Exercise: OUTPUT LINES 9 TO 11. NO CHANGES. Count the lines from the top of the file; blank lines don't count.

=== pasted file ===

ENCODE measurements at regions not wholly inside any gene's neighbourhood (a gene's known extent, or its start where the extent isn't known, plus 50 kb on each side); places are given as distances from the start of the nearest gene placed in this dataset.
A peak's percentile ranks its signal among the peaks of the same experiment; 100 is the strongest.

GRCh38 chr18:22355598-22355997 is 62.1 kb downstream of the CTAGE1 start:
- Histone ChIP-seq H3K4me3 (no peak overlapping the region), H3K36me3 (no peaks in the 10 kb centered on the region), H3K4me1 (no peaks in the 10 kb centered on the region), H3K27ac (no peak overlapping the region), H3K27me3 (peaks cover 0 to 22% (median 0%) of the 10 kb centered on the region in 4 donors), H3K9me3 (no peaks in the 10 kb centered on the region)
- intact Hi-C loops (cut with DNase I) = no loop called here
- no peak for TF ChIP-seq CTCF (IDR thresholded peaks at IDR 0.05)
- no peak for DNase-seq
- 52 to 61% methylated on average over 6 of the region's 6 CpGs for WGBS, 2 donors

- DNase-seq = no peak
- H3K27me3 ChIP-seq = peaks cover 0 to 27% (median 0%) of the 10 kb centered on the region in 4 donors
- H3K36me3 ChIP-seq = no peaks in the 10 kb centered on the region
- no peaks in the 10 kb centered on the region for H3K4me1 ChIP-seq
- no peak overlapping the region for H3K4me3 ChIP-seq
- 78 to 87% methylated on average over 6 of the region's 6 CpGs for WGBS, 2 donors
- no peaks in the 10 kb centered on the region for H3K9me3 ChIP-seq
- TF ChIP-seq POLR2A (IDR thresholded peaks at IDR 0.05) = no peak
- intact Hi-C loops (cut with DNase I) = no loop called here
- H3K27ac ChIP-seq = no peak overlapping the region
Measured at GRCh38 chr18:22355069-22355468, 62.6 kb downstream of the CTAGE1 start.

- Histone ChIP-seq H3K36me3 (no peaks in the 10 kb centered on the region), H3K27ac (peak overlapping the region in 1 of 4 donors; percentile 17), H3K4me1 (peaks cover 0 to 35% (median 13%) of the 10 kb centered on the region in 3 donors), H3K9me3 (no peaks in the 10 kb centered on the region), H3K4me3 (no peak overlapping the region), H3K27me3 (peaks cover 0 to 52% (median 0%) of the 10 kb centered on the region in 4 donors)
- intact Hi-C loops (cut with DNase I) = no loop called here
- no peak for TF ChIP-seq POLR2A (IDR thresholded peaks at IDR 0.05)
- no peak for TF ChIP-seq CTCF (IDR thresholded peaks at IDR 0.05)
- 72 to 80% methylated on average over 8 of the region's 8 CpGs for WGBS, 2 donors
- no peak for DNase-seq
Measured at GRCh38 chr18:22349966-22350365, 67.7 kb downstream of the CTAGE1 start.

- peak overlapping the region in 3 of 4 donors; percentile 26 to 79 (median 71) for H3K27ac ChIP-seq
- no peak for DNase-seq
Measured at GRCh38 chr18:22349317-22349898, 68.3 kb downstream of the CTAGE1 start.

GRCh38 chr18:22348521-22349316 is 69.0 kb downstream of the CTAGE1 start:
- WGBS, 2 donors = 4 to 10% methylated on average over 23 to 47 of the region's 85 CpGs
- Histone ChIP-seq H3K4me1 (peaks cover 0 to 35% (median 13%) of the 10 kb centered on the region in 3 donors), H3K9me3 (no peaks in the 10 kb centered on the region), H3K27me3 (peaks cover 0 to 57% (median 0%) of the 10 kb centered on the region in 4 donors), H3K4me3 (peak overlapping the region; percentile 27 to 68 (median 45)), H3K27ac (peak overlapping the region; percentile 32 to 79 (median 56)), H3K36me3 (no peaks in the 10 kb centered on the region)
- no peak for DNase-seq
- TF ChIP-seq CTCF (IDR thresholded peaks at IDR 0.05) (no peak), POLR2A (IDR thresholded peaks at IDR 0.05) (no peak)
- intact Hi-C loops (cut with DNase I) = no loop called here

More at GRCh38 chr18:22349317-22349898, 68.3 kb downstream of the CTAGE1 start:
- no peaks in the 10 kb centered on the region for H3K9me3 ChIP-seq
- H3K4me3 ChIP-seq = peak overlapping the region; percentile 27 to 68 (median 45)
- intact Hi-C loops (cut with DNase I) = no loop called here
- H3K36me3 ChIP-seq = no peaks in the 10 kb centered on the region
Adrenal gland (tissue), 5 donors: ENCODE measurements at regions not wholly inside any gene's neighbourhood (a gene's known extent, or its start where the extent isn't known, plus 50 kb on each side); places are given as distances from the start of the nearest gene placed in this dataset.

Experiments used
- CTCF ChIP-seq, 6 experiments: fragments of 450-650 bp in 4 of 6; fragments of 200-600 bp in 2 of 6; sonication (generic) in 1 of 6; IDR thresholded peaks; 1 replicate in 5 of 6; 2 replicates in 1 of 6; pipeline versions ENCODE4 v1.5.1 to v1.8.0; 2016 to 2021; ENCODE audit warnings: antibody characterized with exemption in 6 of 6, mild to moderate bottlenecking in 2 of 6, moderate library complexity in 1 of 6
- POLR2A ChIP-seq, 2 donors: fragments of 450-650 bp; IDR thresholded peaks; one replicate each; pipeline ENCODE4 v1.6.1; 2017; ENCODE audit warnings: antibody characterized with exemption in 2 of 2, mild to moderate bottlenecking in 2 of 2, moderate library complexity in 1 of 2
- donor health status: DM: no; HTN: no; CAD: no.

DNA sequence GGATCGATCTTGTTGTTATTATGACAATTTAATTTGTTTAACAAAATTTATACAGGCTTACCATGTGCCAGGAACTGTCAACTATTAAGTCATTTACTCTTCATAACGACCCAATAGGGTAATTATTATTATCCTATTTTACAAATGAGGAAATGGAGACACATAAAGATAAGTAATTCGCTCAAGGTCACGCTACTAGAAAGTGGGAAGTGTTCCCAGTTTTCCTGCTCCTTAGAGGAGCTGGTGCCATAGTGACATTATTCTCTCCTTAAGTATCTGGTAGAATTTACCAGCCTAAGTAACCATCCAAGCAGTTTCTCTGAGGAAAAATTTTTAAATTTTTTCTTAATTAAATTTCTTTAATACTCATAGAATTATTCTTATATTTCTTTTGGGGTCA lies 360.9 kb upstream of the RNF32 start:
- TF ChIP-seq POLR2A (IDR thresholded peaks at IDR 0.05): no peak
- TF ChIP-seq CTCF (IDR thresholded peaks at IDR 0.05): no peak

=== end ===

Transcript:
- DNase-seq = no peak
- H3K27me3 ChIP-seq = peaks cover 0 to 27% (median 0%) of the 10 kb centered on the region in 4 donors
- H3K36me3 ChIP-seq = no peaks in the 10 kb centered on the region